In the Classroom

Radiation Sources for Teachers

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  1. Uranium ore (from a minerals supplier) – Sale of uranium ore is in compliance with all U.S. Federal regulations (Part 40) and NY State Regulations (10 NYCRR Part 16 and 12 NYCRR Part 38) as defined under Appendix A exemptions.
  2. Sealed radioactive sources (alpha, beta, gamma) from scientific supply companies – Radioactive isotopes are legal to purchase & own by the general public. A few common sources are:
    • Sodium-22, Gamma
    • Cobalt-57, Gamma
    • Barium-133, Gamma
    • Manganese-54, Gamma
    • Cesium-137, Gamma or Beta
    • Cobalt-60, Gamma
    • Cadmium-109, Gamma
    • Zinc-65, Gamma
    • Strontium-90, Beta
    • Thallium-204, Beta
    • Tin-113, Beta
    • Polonium-210, Alpha
  3. Fiestaware or Riviera brand dishes – “Vintage” red/orange glazed dishes which contain uranium in the glaze; the new version of Fiestaware being sold recently is not a radioactive source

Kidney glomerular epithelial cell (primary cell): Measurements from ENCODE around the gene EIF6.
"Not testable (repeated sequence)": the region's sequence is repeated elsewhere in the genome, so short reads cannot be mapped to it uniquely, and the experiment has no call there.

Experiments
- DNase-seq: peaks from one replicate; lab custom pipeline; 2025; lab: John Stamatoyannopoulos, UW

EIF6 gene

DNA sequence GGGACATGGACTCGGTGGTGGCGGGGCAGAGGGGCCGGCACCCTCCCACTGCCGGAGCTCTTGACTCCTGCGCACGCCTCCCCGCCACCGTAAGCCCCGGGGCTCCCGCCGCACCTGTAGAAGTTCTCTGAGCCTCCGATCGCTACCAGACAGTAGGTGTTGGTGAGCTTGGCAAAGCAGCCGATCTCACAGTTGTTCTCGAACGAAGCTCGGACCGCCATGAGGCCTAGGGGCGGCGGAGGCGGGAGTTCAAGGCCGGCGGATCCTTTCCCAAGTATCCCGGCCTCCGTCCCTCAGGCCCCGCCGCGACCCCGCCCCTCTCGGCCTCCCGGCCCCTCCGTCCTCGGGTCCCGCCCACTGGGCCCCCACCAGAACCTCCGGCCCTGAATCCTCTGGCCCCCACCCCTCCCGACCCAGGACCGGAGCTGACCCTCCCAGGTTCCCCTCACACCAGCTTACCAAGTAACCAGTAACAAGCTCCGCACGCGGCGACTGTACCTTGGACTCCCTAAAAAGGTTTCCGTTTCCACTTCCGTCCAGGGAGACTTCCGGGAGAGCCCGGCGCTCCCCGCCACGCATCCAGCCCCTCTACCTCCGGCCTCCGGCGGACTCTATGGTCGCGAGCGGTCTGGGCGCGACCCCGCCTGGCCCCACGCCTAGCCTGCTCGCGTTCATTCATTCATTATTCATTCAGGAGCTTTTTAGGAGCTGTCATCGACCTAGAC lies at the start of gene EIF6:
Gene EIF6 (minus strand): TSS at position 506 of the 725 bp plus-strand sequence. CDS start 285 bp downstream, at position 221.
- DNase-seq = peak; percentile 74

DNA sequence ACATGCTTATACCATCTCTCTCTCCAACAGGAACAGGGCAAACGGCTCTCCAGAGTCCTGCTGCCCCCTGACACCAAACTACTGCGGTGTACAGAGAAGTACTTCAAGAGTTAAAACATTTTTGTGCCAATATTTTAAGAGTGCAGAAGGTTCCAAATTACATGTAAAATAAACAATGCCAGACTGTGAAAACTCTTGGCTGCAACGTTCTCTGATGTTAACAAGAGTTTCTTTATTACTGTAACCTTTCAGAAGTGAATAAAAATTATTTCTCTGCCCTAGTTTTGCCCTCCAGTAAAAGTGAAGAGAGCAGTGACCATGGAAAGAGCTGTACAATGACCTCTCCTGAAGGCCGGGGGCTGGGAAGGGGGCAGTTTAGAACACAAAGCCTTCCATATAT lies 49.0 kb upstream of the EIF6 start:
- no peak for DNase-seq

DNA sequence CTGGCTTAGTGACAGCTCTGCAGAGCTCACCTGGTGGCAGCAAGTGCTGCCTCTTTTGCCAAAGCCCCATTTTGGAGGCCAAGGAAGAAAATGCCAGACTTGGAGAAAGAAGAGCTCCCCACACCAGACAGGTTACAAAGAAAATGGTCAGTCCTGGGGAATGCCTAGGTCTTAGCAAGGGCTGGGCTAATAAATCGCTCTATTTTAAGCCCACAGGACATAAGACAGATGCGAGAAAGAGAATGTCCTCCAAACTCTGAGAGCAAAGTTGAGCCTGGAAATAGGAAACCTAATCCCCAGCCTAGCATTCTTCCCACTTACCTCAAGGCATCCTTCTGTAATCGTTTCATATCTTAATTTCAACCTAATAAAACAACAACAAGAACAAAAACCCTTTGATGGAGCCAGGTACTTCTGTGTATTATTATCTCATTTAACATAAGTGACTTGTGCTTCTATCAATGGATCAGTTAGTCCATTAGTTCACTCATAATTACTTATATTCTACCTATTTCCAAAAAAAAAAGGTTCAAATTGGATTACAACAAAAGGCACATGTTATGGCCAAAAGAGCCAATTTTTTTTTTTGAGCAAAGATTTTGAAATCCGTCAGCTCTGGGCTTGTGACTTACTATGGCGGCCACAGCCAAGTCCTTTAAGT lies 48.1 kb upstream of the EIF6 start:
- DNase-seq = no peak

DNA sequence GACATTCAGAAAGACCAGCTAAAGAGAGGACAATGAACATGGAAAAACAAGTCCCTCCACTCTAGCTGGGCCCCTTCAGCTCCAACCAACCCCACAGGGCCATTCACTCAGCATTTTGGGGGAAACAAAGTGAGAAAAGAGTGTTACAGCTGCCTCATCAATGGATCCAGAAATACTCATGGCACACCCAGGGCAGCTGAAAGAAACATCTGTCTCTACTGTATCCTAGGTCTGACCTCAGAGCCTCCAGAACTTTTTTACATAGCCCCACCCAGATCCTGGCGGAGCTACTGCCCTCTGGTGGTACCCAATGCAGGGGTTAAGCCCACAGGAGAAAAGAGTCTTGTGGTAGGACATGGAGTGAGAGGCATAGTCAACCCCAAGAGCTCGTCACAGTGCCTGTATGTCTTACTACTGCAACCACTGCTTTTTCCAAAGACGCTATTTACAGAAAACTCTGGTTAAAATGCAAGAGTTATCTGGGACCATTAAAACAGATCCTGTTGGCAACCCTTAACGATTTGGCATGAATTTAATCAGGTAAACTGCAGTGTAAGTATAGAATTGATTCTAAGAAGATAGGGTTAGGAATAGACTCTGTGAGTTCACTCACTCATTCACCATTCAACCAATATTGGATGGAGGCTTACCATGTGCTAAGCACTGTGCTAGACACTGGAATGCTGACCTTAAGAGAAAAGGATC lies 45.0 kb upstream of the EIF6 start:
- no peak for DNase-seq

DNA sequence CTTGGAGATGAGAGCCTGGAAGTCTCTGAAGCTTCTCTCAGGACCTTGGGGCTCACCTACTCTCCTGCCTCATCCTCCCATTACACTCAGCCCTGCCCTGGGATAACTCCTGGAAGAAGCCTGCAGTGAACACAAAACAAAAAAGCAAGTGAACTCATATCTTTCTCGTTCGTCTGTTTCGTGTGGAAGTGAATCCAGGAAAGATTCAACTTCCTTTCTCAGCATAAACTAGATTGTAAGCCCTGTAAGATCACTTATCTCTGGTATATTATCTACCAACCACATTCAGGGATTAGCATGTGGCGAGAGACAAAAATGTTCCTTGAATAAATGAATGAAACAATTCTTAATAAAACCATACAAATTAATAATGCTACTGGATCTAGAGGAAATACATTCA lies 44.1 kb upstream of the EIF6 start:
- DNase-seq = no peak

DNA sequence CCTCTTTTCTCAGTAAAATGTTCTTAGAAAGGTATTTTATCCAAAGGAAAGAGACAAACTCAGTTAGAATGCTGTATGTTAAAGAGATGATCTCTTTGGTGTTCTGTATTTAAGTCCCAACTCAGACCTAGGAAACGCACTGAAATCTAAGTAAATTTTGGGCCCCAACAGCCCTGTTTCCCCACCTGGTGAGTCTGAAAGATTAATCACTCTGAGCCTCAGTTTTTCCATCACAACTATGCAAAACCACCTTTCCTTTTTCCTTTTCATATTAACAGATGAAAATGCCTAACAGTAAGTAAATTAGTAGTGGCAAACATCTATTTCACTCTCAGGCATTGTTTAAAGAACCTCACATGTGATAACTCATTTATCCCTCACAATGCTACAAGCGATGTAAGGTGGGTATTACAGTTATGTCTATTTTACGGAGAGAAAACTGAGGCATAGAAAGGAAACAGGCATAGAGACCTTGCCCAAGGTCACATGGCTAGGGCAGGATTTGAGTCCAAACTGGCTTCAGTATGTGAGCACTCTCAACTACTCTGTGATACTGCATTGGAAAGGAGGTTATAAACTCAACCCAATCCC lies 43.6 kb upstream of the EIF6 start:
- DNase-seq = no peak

4. Glow in the dark watch or clock with radium dial
  5. Some “Vaseline glass” – glass that looks as though it was smeared with a petroleum jelly; sometimes found in antique shops
  6. A few “acid green” colored pieces of depression glass are radioactive – be aware that MOST green depression glass is not radioactive
  7. Static-Master brushes – for removing dust from photographic negatives; a small radioactive source (polonium) in each brush – try a photo shop
  8. A camping lantern mantle which is treated with thorium (many new mantels are not treated w/thorium); read labels on “new” mantles and test older mantles to see if they are radioactive (older mantles may not have been labeled as containing thorium).  Try PropaneProducts.com (877-409-1618).  Be sure to tell them you’re a teacher.
  9. Smoke detector contains a small amount of Americium-241.
  10. Thoriated welding rods
  11. Radioactive spark plugs containing polonium
  12. Salt substitute (Potassium Chloride)

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